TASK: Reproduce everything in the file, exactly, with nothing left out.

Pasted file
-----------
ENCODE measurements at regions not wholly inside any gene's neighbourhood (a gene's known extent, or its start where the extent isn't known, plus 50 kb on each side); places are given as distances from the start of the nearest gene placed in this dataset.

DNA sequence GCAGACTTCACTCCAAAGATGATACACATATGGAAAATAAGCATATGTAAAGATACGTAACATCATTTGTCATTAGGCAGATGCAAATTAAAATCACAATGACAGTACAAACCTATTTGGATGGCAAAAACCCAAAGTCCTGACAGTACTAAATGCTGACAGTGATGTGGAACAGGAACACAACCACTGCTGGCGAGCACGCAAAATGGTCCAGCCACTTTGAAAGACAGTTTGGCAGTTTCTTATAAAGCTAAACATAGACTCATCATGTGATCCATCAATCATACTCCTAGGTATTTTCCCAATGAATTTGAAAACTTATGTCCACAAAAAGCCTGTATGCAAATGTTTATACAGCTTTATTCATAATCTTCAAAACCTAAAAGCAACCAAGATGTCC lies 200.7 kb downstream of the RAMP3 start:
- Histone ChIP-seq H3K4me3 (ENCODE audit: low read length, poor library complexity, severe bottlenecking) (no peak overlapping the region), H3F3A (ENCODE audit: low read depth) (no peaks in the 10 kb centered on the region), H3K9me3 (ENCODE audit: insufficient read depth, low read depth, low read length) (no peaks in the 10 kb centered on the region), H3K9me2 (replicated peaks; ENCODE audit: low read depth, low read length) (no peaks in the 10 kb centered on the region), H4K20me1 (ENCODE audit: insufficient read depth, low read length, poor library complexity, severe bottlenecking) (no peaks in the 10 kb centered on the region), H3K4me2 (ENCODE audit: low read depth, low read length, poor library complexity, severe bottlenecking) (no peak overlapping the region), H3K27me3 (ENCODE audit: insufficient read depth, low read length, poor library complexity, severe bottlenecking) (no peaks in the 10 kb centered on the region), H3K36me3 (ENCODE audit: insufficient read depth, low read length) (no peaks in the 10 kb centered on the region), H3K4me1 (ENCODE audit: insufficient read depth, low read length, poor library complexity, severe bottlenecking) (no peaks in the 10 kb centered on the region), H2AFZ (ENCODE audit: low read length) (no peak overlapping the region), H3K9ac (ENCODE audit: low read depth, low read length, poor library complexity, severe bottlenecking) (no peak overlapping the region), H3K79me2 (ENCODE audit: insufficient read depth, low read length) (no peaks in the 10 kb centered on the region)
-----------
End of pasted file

ENCODE measurements at regions not wholly inside any gene's neighbourhood (a gene's known extent, or its start where the extent isn't known, plus 50 kb on each side); places are given as distances from the start of the nearest gene placed in this dataset.

DNA sequence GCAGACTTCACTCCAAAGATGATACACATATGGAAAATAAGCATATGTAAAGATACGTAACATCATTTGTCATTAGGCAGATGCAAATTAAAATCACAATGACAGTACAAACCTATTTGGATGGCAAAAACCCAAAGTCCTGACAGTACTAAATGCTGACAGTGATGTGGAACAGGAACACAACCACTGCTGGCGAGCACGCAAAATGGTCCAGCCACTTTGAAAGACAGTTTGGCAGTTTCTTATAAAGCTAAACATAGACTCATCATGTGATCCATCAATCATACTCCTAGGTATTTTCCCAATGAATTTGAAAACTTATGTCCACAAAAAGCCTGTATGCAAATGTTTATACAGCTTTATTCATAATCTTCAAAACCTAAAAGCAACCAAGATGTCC lies 200.7 kb downstream of the RAMP3 start:
- Histone ChIP-seq H3K4me3 (ENCODE audit: low read length, poor library complexity, severe bottlenecking) (no peak overlapping the region), H3F3A (ENCODE audit: low read depth) (no peaks in the 10 kb centered on the region), H3K9me3 (ENCODE audit: insufficient read depth, low read depth, low read length) (no peaks in the 10 kb centered on the region), H3K9me2 (replicated peaks; ENCODE audit: low read depth, low read length) (no peaks in the 10 kb centered on the region), H4K20me1 (ENCODE audit: insufficient read depth, low read length, poor library complexity, severe bottlenecking) (no peaks in the 10 kb centered on the region), H3K4me2 (ENCODE audit: low read depth, low read length, poor library complexity, severe bottlenecking) (no peak overlapping the region), H3K27me3 (ENCODE audit: insufficient read depth, low read length, poor library complexity, severe bottlenecking) (no peaks in the 10 kb centered on the region), H3K36me3 (ENCODE audit: insufficient read depth, low read length) (no peaks in the 10 kb centered on the region), H3K4me1 (ENCODE audit: insufficient read depth, low read length, poor library complexity, severe bottlenecking) (no peaks in the 10 kb centered on the region), H2AFZ (ENCODE audit: low read length) (no peak overlapping the region), H3K9ac (ENCODE audit: low read depth, low read length, poor library complexity, severe bottlenecking) (no peak overlapping the region), H3K79me2 (ENCODE audit: insufficient read depth, low read length) (no peaks in the 10 kb centered on the region)